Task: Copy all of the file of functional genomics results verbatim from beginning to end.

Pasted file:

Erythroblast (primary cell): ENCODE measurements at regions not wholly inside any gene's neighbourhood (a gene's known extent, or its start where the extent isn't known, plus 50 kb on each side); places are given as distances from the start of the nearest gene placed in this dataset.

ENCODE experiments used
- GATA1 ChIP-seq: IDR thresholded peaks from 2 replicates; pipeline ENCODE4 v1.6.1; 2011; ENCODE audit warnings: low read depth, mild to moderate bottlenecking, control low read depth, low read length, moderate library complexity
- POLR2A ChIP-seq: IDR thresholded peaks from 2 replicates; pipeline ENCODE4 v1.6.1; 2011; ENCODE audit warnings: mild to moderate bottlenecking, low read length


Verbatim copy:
Erythroblast (primary cell): ENCODE measurements at regions not wholly inside any gene's neighbourhood (a gene's known extent, or its start where the extent isn't known, plus 50 kb on each side); places are given as distances from the start of the nearest gene placed in this dataset.

ENCODE experiments used
- GATA1 ChIP-seq: IDR thresholded peaks from 2 replicates; pipeline ENCODE4 v1.6.1; 2011; ENCODE audit warnings: low read depth, mild to moderate bottlenecking, control low read depth, low read length, moderate library complexity
- POLR2A ChIP-seq: IDR thresholded peaks from 2 replicates; pipeline ENCODE4 v1.6.1; 2011; ENCODE audit warnings: mild to moderate bottlenecking, low read length